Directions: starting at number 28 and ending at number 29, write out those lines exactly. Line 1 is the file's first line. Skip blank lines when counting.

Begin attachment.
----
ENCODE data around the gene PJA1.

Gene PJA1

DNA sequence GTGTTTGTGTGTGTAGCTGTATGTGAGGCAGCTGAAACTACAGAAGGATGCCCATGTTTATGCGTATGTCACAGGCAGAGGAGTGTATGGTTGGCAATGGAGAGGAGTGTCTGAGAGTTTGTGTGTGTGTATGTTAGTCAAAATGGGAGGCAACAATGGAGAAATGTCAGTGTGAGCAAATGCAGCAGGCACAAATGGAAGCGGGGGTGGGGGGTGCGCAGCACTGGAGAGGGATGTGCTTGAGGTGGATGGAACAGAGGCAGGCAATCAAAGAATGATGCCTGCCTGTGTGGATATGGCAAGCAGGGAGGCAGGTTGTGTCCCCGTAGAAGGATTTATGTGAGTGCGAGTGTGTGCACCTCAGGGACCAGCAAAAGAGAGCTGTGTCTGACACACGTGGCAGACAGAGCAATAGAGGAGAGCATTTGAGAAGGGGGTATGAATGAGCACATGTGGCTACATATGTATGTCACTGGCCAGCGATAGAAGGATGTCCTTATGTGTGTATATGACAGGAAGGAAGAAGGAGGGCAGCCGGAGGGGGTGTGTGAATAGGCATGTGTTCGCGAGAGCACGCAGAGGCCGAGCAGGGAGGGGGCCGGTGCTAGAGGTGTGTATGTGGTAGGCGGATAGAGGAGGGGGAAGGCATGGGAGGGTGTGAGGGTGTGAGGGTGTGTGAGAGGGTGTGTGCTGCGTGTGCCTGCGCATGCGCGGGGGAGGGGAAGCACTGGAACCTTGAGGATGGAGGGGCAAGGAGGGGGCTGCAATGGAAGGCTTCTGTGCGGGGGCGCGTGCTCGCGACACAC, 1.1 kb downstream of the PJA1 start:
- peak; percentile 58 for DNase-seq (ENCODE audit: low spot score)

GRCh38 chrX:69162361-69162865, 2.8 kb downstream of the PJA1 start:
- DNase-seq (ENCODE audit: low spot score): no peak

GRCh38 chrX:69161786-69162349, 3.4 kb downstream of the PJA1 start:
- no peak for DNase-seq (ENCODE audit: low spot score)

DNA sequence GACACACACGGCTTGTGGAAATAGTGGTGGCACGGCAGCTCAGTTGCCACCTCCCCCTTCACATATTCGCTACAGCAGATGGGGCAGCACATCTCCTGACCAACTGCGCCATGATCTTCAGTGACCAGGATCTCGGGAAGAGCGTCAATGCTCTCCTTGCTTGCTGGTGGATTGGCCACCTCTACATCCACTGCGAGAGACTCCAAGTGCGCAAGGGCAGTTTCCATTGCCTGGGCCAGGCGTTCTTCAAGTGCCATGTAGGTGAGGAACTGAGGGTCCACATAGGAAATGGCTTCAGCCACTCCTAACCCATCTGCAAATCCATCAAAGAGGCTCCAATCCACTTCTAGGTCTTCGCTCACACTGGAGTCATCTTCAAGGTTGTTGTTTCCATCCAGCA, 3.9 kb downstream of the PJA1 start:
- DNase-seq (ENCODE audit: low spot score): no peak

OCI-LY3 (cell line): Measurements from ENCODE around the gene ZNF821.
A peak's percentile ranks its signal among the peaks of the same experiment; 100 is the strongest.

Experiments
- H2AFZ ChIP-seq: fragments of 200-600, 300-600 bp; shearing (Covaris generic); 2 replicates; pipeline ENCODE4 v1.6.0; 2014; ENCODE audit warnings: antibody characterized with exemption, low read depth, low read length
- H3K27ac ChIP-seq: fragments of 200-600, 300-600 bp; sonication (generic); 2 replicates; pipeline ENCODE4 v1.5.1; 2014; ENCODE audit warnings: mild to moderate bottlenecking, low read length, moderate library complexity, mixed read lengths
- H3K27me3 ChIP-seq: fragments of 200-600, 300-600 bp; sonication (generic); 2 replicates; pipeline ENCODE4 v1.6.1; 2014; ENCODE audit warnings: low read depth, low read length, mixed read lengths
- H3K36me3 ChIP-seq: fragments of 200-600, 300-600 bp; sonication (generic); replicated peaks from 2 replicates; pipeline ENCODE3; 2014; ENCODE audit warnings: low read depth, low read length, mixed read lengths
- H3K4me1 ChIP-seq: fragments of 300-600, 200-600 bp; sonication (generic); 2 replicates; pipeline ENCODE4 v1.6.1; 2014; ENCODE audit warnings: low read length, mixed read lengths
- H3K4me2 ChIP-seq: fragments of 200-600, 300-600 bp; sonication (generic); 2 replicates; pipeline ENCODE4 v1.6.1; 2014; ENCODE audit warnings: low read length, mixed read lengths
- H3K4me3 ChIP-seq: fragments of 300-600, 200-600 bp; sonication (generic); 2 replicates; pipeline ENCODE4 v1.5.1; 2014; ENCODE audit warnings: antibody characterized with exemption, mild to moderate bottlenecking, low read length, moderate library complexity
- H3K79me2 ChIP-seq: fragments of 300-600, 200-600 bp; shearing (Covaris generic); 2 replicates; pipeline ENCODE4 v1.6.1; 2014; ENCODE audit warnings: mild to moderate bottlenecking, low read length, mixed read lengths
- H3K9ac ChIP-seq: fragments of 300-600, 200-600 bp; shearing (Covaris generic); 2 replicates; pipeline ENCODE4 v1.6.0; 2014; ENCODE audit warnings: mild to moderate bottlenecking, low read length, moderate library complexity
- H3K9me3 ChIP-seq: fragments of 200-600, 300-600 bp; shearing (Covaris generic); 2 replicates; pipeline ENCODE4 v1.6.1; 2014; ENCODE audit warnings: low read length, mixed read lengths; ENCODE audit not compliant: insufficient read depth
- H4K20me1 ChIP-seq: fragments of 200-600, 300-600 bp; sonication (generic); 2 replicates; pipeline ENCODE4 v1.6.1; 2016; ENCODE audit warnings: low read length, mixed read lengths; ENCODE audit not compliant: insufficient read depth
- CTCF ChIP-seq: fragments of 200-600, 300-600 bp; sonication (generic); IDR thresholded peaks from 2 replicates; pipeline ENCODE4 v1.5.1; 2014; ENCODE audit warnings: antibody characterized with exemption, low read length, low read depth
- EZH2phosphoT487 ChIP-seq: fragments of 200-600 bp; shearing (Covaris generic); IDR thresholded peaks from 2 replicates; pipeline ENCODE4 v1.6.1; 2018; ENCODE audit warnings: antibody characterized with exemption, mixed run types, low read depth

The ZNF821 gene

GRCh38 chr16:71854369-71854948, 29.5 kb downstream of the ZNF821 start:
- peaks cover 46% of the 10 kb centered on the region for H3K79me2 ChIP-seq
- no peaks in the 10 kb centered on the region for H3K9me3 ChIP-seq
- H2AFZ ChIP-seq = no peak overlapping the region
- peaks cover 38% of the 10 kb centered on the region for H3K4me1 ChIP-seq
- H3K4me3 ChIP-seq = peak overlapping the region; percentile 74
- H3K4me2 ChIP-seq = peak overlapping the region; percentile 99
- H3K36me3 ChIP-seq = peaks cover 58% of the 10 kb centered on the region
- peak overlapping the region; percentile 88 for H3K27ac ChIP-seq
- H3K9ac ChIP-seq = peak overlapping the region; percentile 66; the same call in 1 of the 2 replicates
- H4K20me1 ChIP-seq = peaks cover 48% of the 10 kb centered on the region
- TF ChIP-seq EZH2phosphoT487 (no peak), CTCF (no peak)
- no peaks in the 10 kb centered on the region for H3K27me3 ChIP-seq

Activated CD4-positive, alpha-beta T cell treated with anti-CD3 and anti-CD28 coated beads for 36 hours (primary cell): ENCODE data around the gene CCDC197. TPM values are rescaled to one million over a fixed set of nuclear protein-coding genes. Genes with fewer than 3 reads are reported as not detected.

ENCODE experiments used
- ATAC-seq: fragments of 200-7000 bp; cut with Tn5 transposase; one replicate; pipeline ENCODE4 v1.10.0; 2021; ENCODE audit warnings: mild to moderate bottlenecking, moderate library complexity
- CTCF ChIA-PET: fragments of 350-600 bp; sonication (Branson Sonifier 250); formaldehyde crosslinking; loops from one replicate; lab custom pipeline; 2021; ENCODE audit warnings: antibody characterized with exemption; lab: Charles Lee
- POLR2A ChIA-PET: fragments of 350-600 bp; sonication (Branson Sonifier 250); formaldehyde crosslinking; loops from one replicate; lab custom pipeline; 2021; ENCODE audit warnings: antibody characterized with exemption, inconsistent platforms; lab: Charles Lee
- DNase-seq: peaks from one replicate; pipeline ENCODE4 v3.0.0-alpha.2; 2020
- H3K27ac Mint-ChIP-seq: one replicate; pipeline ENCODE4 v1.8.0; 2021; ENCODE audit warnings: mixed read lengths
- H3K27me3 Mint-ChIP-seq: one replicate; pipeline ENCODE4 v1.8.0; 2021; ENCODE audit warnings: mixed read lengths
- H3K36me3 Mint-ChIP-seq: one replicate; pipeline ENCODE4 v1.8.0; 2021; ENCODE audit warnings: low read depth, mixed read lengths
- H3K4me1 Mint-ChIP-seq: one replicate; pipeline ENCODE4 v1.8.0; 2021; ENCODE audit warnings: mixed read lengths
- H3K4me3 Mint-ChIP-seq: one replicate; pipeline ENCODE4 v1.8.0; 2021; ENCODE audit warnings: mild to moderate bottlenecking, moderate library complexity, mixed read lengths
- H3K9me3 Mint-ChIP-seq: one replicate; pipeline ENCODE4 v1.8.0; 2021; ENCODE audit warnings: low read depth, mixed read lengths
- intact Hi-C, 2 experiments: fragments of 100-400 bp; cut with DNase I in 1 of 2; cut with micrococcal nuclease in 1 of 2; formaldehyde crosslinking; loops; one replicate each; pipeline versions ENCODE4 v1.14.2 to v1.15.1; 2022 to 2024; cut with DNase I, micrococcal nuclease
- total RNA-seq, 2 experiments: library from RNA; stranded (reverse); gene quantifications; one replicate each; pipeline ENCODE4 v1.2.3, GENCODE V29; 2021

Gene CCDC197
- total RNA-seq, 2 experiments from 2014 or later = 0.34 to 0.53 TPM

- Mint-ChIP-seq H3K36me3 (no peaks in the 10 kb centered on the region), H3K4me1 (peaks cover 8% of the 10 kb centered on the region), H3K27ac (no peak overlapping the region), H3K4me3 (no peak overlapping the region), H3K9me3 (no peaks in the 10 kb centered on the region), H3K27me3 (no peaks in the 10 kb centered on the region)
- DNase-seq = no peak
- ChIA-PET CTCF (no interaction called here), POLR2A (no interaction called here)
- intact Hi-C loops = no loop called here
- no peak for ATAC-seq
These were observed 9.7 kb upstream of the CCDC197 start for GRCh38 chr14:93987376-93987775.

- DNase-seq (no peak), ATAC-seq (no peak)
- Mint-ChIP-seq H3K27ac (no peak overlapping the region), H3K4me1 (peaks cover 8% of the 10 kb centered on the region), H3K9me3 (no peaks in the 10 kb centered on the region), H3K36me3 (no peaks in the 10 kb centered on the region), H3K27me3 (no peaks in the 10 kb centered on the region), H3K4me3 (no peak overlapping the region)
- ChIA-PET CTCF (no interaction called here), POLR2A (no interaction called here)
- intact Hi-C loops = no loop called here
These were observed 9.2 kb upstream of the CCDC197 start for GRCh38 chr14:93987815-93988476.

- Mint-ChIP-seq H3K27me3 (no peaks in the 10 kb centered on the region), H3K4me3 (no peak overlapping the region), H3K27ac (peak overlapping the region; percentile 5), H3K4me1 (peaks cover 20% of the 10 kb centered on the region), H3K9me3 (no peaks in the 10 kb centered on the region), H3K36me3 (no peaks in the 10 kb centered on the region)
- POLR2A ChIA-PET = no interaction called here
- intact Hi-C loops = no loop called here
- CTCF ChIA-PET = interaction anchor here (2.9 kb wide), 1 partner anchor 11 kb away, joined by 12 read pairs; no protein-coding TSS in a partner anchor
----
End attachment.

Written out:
GRCh38 chr16:71854369-71854948, 29.5 kb downstream of the ZNF821 start:
- peaks cover 46% of the 10 kb centered on the region for H3K79me2 ChIP-seq